Some of my fondest memories come from my years spent as the Head of Youth Services at the Bethel Park Public Library. I loved the women and men of the department so much, that I have their names tattooed on my arm. I really do. We shared much laughter and joy, both at work and outside of work.
I remember vividly one YSD meeting that started out a little strangely. There was a weird buzzing in the air and I noticed a few folks were having trouble keeping a straight face. Then I noticed that each staff member had a number taped on to them. There were 7s and 18s and 456s. Then all at once they shouted, “But it’s not about the numbers!”
This was just one example of the good natured teasing that I received for being maybe just a wee bit too obsessed with numbers. It was a year-round obsession, but summer reading could really sweep me away into the Land of Integers.
I often said, “Numbers are only one of many indicators of success.”
But did I mean it?
Naw, probably not.
Now I am much older and I’m in a new place. I’m here at my “Library of Origin” in Shaler. I worked at Shaler as a page, from the age of fourteen, all through high school, college, seminary, library school and even part time when I was employed full time in another field. It is a joy to be at my childhood library. And yeah, it has been a joy obsessing about the numbers in the North Hills.
Well, not a complete joy. I’m starting to rethink all that.
This rethinking spurred my email to the youthservices list:
Hey to all! I hope your summers are going well and you are also getting time to relax! I've been thinking a lot about SRC this year and wondering how folks are feeling. I am just not 'feeling' the theme! We're quite a bit ahead on registrations for SRC and attendance, but who knows if that will continue, one can only hope. For me though, rather than sign-ups, I've always been more concerned with return visits and/or completion of the program. With the fantastic bags from Kelley this year, it has been easy to entice folks to sign up, but the hard part this and every year is getting the kids to continue reading. What kinds of goals do you set for returning readers? Last year we had a nice 94 or 95 percent return. But I don't know if we'll achieve that this year. While I know boards love to see those high registration numbers, I'm hesitant to take to the streets and try to get as many sign ups as possible, unless my crew and I can back it up by making it worth their while by helping them fall in love with reading. For example, we're invited to a VBS carnival on Friday. I know we could register 200 more kids. But should I? If I know in my heart that we won't be fostering a relationship with these kids. The numbers will look great on the state report. But what is right?Women and men I've worked with in the past have (sweetly) teased me about focusing on the 'numbers'. Maybe I'm getting old but I'm rethinking a lot of things.What do you think?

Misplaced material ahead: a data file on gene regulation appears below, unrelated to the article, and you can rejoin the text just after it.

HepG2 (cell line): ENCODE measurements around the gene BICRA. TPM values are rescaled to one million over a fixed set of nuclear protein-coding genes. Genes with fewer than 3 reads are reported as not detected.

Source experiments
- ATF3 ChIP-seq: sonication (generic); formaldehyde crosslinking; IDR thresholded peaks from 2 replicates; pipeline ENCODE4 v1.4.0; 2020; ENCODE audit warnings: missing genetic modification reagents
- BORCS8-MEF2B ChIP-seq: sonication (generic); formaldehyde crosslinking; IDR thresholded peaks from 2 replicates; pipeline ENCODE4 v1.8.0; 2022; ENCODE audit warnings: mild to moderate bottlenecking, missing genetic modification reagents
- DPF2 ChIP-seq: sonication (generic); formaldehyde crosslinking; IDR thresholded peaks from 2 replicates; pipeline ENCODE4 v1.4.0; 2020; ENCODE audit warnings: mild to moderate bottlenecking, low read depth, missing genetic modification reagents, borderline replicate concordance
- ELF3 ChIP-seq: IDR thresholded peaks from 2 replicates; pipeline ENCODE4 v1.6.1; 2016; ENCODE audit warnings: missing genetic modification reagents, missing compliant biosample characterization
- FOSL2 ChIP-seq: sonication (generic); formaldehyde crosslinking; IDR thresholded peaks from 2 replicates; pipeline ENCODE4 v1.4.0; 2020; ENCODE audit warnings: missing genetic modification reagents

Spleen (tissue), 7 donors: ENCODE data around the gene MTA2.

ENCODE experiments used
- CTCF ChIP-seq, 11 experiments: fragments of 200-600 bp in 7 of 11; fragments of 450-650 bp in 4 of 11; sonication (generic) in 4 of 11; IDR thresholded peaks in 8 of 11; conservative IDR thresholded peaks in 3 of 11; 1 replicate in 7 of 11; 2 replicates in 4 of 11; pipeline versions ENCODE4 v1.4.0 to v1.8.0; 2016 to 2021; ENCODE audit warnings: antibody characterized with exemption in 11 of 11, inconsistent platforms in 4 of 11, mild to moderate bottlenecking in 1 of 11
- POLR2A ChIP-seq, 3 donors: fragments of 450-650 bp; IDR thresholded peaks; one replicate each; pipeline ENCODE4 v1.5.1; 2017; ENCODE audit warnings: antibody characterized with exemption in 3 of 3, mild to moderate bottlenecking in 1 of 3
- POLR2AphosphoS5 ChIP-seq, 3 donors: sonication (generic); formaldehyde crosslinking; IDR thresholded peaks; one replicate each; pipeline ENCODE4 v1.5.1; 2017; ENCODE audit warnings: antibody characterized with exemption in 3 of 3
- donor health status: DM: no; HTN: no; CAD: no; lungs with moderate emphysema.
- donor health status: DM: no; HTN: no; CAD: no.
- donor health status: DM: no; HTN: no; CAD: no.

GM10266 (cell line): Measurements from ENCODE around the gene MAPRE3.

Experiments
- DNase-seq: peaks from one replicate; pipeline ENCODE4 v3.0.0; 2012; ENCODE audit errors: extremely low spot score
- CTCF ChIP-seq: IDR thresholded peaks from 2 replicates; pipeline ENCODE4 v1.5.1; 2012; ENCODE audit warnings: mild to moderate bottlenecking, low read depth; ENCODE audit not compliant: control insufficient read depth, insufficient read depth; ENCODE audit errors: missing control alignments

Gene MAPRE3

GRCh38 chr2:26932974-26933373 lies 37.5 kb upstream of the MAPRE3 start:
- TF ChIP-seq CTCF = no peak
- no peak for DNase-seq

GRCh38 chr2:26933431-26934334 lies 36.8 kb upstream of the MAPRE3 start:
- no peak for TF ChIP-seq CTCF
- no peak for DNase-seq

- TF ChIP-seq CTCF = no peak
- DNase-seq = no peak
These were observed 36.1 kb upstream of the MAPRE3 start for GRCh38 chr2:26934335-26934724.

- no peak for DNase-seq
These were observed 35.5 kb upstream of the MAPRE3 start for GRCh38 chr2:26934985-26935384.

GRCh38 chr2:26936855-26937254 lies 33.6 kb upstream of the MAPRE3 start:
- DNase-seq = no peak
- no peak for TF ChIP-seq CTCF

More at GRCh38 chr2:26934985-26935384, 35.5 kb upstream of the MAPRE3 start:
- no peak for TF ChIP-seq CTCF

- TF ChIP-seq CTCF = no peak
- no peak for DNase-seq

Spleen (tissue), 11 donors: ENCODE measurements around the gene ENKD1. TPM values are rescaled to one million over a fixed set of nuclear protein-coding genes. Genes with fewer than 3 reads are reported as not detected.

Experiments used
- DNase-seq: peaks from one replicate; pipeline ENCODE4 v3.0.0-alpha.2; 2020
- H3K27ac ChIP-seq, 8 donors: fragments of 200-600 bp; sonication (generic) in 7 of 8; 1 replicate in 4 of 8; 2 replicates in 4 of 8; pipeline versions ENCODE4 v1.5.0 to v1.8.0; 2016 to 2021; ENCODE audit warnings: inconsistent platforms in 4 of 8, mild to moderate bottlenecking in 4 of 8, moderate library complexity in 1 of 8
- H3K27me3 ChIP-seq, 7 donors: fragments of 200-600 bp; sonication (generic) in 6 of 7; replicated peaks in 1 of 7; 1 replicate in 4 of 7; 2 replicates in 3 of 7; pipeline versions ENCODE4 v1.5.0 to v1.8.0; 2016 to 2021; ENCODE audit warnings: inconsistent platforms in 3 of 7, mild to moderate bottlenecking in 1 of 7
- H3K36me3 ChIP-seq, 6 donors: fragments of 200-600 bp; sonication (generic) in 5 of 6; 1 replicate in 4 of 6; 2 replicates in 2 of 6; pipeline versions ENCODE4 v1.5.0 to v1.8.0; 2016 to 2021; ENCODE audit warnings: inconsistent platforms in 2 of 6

More thoughts! I guess as I think it over, registering a lot of kids ups the chances of getting that 'just one' kid who wouldn't know about SRC otherwise and who will return to the library- any library- and fall in love with reading. Is it worth registering 50 kids to reach that one who might not otherwise be reached? I guess we all know the answer to that one! I mean it’s the kids that matter, even if it’s just one. Thank you all for listening. Please email me your thoughts about returning kids, as you have time. Even if it’s when SRC is over.
Many of you have responded and I thank you for your thoughtful and helpful emails. Kelley asked me to guest blog the topic and see what happens.
I think what got me started this year was a debate I had with another staff member about whether or not we should register kids during our school visits. We decided not to, but mostly because we ran out of time and hadn’t planned well enough to do so.
My nagging feeling, though was what will happen if we sign up all of these kids and then most of them don’t ever walk into the library? Does that count as a “Summer Reading Participant?”
Every year I want bigger numbers, I admit it. They look nice in board reports. They look even better when I am asking funeral homes for SRC money.
And most of all, it means that kids are connecting with books.
But the number that really eats away at me is the return rate.
That number tells me that a kid or his caregiver had a good experience and came back. It tells me that coming to the library might…just maybe…hopefully…become a habit.
So I often wonder why we try so hard to up the registration numbers, instead of trying to increase the percentage of returning visitors.
I wish I hadn’t started to think too much about all of this. I wish I could just be happy with the registration increase. We’ve been lucky or blessed or something this summer, we have more folks signed up already this year than all of last. I wish I could just be content with that. But now I am obsessing again, about that other number.
In the words of Jon Scieszka, “Summer reading is killing me.”
Or maybe I’m just getting old.